A History of the County of Durham: Volume 2. Originally published by Victoria County History, London, 1907.
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26. THE HOSPITAL OF ST. LEONARD, DURHAM
St. Leonard's Hospital, which was commonly called the Spital-house, was in existence as early as 1292, when a mention of it occurs in the Patent Rolls, (fn. 1) but the date of its erection and the name of its founder are alike unknown. (fn. 2) It stood ' a little out of Durham on the north,' in what was originally St. Oswald's, but is now St. Margaret's parish. (fn. 3) The only trace of it now remaining is to be found in the name of a field called 'Spital-flat,' or 'Spital-close,' which lies to the north of Chapel-close. (fn. 4) It occurs, under the name of St. Leonard's chapel, in 1324; (fn. 5) and Mickleton says that persons executed for their crimes were usually buried there. (fn. 6)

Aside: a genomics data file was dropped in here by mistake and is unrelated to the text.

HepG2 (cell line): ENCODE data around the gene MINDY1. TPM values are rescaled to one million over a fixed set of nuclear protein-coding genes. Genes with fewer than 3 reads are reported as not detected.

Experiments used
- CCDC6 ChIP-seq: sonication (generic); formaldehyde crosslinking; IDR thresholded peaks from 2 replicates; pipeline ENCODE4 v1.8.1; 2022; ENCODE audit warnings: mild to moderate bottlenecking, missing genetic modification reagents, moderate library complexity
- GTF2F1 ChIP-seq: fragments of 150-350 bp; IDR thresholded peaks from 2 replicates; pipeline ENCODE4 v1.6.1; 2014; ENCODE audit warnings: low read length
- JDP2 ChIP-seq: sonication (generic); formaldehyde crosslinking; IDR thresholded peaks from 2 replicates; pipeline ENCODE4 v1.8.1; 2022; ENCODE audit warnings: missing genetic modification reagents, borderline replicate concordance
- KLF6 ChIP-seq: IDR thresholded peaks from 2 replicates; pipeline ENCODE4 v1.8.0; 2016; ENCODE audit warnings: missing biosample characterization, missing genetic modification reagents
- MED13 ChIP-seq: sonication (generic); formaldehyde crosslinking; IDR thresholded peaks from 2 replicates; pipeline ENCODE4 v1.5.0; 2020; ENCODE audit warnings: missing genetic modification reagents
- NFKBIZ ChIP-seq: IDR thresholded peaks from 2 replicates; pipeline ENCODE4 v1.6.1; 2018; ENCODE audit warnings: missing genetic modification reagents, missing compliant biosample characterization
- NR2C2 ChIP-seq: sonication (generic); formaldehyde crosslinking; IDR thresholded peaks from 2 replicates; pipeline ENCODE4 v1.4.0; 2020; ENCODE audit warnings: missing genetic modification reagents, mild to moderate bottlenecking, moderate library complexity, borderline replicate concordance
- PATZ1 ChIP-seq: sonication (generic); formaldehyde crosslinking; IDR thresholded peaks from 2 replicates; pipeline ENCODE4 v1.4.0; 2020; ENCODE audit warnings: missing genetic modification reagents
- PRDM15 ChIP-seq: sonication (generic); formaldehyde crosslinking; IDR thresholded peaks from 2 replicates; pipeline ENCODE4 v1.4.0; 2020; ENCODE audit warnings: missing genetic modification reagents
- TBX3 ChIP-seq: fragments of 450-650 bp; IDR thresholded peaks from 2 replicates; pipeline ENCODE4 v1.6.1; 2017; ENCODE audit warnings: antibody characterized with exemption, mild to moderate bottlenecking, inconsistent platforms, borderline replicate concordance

Spital-house was originally a hospital for lepers; but in 1404 there was apparently only one leper there. (fn. 7) On 20 September, 1526, Cardinal Wolsey, then bishop of Durham, granted to Robert Haroy, in reward for his services, the hospital or messuage called the Spital-house, near Durham, with a garden and a close; the said Robert to maintain the hospital in repair, and pay or cause to be paid to the lepers and sick persons therein one cartload of coal per annum. (fn. 8)
The final demolition of the hospital appears from an entry in the grass-men's books of St. Margaret's parish, 1652-3; 'Paid to labourers for pulling down the walls of Spitalhouse, and carrying them forth for loading, 11s. 4d.' (fn. 9)